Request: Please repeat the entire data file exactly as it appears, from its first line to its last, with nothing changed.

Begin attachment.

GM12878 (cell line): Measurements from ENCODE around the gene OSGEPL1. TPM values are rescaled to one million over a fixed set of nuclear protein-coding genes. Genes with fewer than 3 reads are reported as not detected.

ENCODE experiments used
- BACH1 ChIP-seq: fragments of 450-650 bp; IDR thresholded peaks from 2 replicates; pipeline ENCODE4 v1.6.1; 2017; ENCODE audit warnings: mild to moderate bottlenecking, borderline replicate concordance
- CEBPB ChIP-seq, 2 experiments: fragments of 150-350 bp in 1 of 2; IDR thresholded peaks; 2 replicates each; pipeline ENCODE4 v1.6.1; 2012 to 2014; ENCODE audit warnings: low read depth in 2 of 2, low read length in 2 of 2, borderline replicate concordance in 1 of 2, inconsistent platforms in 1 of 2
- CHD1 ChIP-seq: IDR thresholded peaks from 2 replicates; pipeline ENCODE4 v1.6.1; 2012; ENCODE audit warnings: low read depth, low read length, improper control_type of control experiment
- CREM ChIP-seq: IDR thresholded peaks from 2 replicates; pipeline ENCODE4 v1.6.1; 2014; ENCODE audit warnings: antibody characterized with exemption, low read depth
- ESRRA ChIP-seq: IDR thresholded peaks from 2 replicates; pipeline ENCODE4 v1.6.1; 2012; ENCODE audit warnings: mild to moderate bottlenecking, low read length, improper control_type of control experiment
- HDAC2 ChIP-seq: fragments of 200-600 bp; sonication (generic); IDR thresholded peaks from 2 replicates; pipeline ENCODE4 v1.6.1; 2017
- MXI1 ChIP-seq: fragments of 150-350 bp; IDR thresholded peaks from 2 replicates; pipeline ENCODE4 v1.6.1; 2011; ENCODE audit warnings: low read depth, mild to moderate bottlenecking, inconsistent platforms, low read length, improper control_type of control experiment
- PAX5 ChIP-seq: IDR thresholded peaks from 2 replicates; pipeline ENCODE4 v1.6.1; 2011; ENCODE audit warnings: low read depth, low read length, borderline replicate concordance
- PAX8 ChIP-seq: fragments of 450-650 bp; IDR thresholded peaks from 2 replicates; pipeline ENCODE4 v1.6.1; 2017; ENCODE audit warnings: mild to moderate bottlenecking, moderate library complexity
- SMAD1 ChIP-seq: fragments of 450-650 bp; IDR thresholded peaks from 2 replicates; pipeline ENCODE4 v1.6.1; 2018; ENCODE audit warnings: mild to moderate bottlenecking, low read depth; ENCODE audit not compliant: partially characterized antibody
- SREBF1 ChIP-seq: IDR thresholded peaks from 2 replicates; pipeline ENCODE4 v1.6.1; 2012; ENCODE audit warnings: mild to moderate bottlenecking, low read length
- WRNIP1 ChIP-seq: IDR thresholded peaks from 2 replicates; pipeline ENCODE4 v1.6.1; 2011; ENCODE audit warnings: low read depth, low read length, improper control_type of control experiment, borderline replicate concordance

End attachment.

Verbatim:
GM12878 (cell line): Measurements from ENCODE around the gene OSGEPL1. TPM values are rescaled to one million over a fixed set of nuclear protein-coding genes. Genes with fewer than 3 reads are reported as not detected.

ENCODE experiments used
- BACH1 ChIP-seq: fragments of 450-650 bp; IDR thresholded peaks from 2 replicates; pipeline ENCODE4 v1.6.1; 2017; ENCODE audit warnings: mild to moderate bottlenecking, borderline replicate concordance
- CEBPB ChIP-seq, 2 experiments: fragments of 150-350 bp in 1 of 2; IDR thresholded peaks; 2 replicates each; pipeline ENCODE4 v1.6.1; 2012 to 2014; ENCODE audit warnings: low read depth in 2 of 2, low read length in 2 of 2, borderline replicate concordance in 1 of 2, inconsistent platforms in 1 of 2
- CHD1 ChIP-seq: IDR thresholded peaks from 2 replicates; pipeline ENCODE4 v1.6.1; 2012; ENCODE audit warnings: low read depth, low read length, improper control_type of control experiment
- CREM ChIP-seq: IDR thresholded peaks from 2 replicates; pipeline ENCODE4 v1.6.1; 2014; ENCODE audit warnings: antibody characterized with exemption, low read depth
- ESRRA ChIP-seq: IDR thresholded peaks from 2 replicates; pipeline ENCODE4 v1.6.1; 2012; ENCODE audit warnings: mild to moderate bottlenecking, low read length, improper control_type of control experiment
- HDAC2 ChIP-seq: fragments of 200-600 bp; sonication (generic); IDR thresholded peaks from 2 replicates; pipeline ENCODE4 v1.6.1; 2017
- MXI1 ChIP-seq: fragments of 150-350 bp; IDR thresholded peaks from 2 replicates; pipeline ENCODE4 v1.6.1; 2011; ENCODE audit warnings: low read depth, mild to moderate bottlenecking, inconsistent platforms, low read length, improper control_type of control experiment
- PAX5 ChIP-seq: IDR thresholded peaks from 2 replicates; pipeline ENCODE4 v1.6.1; 2011; ENCODE audit warnings: low read depth, low read length, borderline replicate concordance
- PAX8 ChIP-seq: fragments of 450-650 bp; IDR thresholded peaks from 2 replicates; pipeline ENCODE4 v1.6.1; 2017; ENCODE audit warnings: mild to moderate bottlenecking, moderate library complexity
- SMAD1 ChIP-seq: fragments of 450-650 bp; IDR thresholded peaks from 2 replicates; pipeline ENCODE4 v1.6.1; 2018; ENCODE audit warnings: mild to moderate bottlenecking, low read depth; ENCODE audit not compliant: partially characterized antibody
- SREBF1 ChIP-seq: IDR thresholded peaks from 2 replicates; pipeline ENCODE4 v1.6.1; 2012; ENCODE audit warnings: mild to moderate bottlenecking, low read length
- WRNIP1 ChIP-seq: IDR thresholded peaks from 2 replicates; pipeline ENCODE4 v1.6.1; 2011; ENCODE audit warnings: low read depth, low read length, improper control_type of control experiment, borderline replicate concordance